Not Pumping Enough Breast Milk

not-pumping-enough-breast-milkThis is certainly an issue that can cause a lot of stress and worry, especially if you are pumping because you are away from your baby (like working) or if you are exclusively pumping.

A few things to consider are, first, your Breast milk supply will vary naturally at different times of the day and over the months and, second, a pump is not as efficient at emptying the breast as a baby is.

In order to maintain a good breast milk supply, your breasts need to be emptied often. Not emptying your breasts often enough, signals your body to reduce milk production. And the opposite is true if you empty them often.

What is Normal?

It is normal for a mother who is breastfeeding full time to pump no more than 1/2 to 2 ounces per breast when pumping. Any milk pumped when breastfeeding full time is considered extra since your body is not conditioned to that added “feeding”, so don’t get discouraged if you feel like it isn’t very much.

Keep pumping at the same time each day and your body should respond to making extra milk.

It is also normal for a mother who started pumping while away from her baby to become concerned about her milk output. The pump is not as efficient as your baby is when nursing directly from the breast. But eventually, your milk ejection reflex will become conditioned to the pump.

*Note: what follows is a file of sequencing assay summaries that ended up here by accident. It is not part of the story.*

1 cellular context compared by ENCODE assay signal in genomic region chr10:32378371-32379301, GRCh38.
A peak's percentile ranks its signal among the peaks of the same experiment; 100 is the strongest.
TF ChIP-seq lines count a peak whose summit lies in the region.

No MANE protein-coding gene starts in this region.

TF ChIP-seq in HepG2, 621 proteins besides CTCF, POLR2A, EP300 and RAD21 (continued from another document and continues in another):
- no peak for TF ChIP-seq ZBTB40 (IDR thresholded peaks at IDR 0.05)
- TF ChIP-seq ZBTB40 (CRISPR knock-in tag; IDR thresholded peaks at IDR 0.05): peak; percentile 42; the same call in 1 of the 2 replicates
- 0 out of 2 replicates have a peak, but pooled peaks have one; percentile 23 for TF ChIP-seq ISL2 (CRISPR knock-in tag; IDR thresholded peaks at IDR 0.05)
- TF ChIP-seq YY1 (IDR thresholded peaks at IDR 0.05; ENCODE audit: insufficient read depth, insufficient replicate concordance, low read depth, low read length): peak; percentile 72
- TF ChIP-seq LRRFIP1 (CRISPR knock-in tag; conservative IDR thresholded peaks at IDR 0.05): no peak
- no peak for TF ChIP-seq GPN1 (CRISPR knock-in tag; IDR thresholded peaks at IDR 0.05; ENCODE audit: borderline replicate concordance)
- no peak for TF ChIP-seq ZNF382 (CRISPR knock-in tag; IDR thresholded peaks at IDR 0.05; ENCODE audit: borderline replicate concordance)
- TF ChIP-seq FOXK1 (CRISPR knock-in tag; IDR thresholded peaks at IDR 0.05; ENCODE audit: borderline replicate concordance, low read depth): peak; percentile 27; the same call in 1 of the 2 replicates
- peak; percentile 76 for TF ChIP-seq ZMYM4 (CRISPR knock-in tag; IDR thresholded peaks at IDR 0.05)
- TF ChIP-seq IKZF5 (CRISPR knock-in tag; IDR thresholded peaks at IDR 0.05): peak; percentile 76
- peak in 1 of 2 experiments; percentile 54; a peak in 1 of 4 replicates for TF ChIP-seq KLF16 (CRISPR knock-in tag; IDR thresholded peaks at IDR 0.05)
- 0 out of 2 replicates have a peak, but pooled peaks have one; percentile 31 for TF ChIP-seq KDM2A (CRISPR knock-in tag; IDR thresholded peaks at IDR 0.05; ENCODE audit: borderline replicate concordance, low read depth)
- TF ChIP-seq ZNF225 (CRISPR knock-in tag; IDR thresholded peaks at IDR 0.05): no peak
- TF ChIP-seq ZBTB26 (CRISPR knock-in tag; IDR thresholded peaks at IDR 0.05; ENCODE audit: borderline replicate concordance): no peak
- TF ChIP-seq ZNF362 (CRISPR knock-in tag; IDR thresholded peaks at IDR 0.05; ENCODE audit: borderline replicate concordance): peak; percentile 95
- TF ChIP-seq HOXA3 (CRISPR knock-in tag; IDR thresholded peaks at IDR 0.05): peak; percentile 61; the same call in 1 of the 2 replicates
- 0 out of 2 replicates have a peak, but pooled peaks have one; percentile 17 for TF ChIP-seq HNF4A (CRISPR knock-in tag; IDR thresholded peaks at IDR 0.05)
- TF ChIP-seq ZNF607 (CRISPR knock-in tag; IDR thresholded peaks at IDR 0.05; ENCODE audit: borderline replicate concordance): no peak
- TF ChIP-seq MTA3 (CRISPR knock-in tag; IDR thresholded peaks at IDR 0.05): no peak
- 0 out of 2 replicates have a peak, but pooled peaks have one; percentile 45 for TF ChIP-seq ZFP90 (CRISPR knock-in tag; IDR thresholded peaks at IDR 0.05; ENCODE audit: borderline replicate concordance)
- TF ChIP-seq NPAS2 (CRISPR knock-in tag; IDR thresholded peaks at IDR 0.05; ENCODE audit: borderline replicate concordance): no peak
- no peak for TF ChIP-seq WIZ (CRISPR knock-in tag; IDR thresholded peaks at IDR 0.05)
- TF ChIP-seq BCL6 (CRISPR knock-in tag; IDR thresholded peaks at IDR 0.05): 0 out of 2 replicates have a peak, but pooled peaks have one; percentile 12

Once a routine is established with pumping (same time each day, etc), your body will start reacting to the pump as it does to your baby where your milk let down is concerned.

Causes of Low Breast Pumping Output

  1. Breast_pumpIssues with Breast Pump – Check that you are using a pump appropriate for your needs. If you pump often a double electric breast pump or hospital grade breast pump is a must.
  2. Breast Pump parts need replacing – Often a decrease in milk output can be due to the need to change parts on your pump such as valves. Or that the incorrect size flanges are being used. Parts should be replaced every 3-6 months depending on how often you use your pump. Click here to view our page on pump parts.